But it started with email: basically Doug was frustrated that his inbox was cluttered with all sorts of things that weren’t necessarily important or relevant to his day-to-day job. So he created a system where you could rate emails that would then prioritise certain emails (e.g. ones from your boss) over others (e.g. spam or forwarded jokes [remember those?]). And then he got his colleagues to try it out. And then he realised that he didn’t have to rate all the emails himself, because his colleagues were rating the exact same emails; he could use their likes and dislikes to filter his inbox in a process that he called “collaborative filtering”. It cut the time they were spending on emails in half, which was a big win for all of them!
Fast forward about 16 years: Netflix was using technology similar to what Doug had invented in its own recommendation system. But it wasn’t improving. So they held a contest called the “Netflix Prize”—one million dollars to the team that could improve their recommendation engine by 10 per cent. And a man called Bob Bell and his team won it by building on Doug’s collaborative filtering technique. They did this by looking not just at explicit data points (e.g. what rating you had given something), but implicit ones (e.g. whether you had rated something at all). From there, they could work out, say, whether you had an interest in science fiction films or police sitcoms. And then they added other layers to the algorithm designed to try and reach other people’s interests.
Which was all very well until, in the wider field, research starting noticing how recommendation engines were affecting our decision-making and preferences. A researcher named Jing Jing Zhang started looking into this and found something interesting: she and her team took the top 100 songs from this Billboard chart and then manipulated the recommendations, which was based on a five-star system. They then told students that the ratings were tailored to their preferences. The students had to listen to the whole song and then were asked if they wanted to buy it. If so, they were then asked how much they’d pay for it. And they found that increasing the star rating on a song increased a student’s willingness to pay for it by between 7 and 17 per cent. Here is the most significant part of the entire episode:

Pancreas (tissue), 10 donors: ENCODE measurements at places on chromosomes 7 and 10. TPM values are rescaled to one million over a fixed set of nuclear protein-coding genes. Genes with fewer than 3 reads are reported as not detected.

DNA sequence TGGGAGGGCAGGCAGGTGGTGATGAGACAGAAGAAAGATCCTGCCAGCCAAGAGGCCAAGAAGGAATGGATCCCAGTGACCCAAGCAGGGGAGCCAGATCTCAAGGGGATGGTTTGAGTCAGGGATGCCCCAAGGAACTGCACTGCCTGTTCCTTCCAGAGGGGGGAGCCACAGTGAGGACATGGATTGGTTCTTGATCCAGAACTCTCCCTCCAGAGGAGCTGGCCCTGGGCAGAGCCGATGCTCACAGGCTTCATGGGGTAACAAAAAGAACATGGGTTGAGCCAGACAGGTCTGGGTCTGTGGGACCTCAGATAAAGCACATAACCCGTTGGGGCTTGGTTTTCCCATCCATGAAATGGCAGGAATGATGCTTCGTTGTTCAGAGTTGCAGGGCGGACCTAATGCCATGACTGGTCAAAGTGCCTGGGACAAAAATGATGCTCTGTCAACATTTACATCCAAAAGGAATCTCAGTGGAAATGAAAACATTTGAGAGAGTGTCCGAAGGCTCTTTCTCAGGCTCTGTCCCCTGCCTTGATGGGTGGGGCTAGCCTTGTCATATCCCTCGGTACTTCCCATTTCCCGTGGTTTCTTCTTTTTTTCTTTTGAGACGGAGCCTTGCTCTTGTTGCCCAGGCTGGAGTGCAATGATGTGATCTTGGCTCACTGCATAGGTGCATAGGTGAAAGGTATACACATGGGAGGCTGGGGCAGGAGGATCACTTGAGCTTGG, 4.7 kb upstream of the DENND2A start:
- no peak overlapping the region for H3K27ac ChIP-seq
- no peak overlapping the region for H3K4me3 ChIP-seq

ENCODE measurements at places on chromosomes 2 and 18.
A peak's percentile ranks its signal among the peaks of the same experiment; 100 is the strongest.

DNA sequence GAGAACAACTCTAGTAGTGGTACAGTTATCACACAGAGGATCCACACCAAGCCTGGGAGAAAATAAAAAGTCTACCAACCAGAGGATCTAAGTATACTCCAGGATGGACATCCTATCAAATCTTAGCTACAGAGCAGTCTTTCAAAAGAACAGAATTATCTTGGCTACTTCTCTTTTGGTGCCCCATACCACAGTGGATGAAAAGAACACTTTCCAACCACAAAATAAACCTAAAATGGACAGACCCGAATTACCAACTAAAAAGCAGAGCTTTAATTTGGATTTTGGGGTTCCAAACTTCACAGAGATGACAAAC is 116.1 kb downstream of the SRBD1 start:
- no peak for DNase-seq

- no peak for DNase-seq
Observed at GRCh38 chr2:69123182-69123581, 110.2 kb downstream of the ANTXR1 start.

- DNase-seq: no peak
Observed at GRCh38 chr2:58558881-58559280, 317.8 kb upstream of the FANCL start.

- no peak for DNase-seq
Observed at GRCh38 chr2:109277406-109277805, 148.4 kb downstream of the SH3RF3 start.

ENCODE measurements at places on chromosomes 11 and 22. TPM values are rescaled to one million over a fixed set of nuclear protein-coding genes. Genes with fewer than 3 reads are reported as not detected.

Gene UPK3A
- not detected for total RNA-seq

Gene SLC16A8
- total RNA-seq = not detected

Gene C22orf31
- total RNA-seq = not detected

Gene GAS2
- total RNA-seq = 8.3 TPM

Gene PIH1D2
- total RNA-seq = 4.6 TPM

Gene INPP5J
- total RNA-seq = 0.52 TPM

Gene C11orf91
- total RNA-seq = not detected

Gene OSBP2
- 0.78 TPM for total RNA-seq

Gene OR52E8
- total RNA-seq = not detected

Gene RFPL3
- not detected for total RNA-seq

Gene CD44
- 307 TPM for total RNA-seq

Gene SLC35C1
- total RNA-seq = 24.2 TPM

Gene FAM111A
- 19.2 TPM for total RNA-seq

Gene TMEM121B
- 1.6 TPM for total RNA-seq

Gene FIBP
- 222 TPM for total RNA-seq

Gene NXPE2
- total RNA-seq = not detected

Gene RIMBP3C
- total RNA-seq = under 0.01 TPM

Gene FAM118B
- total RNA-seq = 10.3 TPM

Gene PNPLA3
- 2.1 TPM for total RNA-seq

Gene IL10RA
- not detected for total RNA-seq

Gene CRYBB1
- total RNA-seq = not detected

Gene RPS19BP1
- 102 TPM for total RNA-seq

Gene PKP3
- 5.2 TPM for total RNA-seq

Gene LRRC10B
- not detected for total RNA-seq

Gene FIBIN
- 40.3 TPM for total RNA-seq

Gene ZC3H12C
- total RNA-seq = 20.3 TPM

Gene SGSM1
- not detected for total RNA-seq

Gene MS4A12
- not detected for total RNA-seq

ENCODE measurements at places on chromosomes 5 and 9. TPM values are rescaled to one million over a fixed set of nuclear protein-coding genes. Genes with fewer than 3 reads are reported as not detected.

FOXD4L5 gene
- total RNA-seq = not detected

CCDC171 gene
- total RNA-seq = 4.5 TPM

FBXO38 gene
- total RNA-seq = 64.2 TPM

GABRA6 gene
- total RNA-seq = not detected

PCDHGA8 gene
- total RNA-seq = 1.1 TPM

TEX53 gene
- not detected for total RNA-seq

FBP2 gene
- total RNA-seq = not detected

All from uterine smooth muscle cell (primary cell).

Mary Childs (Planet Money host): The students offered significantly more money for higher-rated songs, even when those ratings were totally manipulated. Jing Jing tested this and retested this. And the results were clear. When a machine tells us that we’re going to like something, we trust the machine more than ourselves.
Kevin Roose (Planet Money host): And, like, look, recommendations aren’t all bad. Sometimes they’re great. They save us time. They help us avoid decision fatigue. Sometimes I just don’t want to, like, manually curate my own playlists of vibey electronic music. But here’s what I worry about. These recommendation systems are getting so good that if we aren’t vigilant, we’re just going to end up drifting toward whatever the machine tells us we like.
Mary Childs: This isn’t just a problem of human psychology. It’s also a computer science problem. Jing Jing says it becomes a feedback loop. Those little drifts add up.
Jing Jing Zhang: Over time, this will make the system less effective, less accurate and provide less diverse recommendations. Eventually, I know this longitudinal impact on the system will make the system provide similar items to everybody, like, regardless of personal test.
“If we aren’t vigilant, we’re just going to end up drifting toward whatever the machine tells us we like”: does anyone find this prediction as chilling as I do? Algorithms are affecting our tastes and preferences as much as we are teaching them about them.
Furthermore, algorithms are starting to edit the world around us for us. This Reply All podcast episode about what makes the TikTok algorithm so good had this insightful tidbit:
A lot of our social media today is only positive sentiment oriented. There’s no dislike button on Facebook. There’s no dislike button, necessarily, on Twitter. And when you only capture positive sentiment, the danger is you have a blind spot to things that mildly annoy or disturb people. In real life, humans are very attuned to this. You know, if you’re with your friends or your family or your significant other, and you do something that bothers them, they might not actively come out and say, “Oh, you’re annoying me,” or something like that. But you pick up on their body language and you realize, you know, and you adjust based on that. That’s a really important feedback loop in just the social world generally.
What happens when we live in a world where we never come across anything that affects us negatively—anything that annoys or irritates us—anything we disagree with? What sort of people will we become? Furthermore, what will we do when we’re faced with that sort of content—or even people who believe in that sort of content? How will we treat them? How will they treat us?
There is social media and there is social media. Some of it is changing us. It’s hard to see because we’re currently swimming in this water. But we need to be aware of what it’s doing to us.
(Postscript: I’m currently dealing with my frustration with BookFace by not posting anything to my Profile wall. However, I haven’t completely given up reading BookFace or posting to my Page. That might not be the most mature response, but I’m interested to see what the platform does with that—and also how it affects my Page stats.)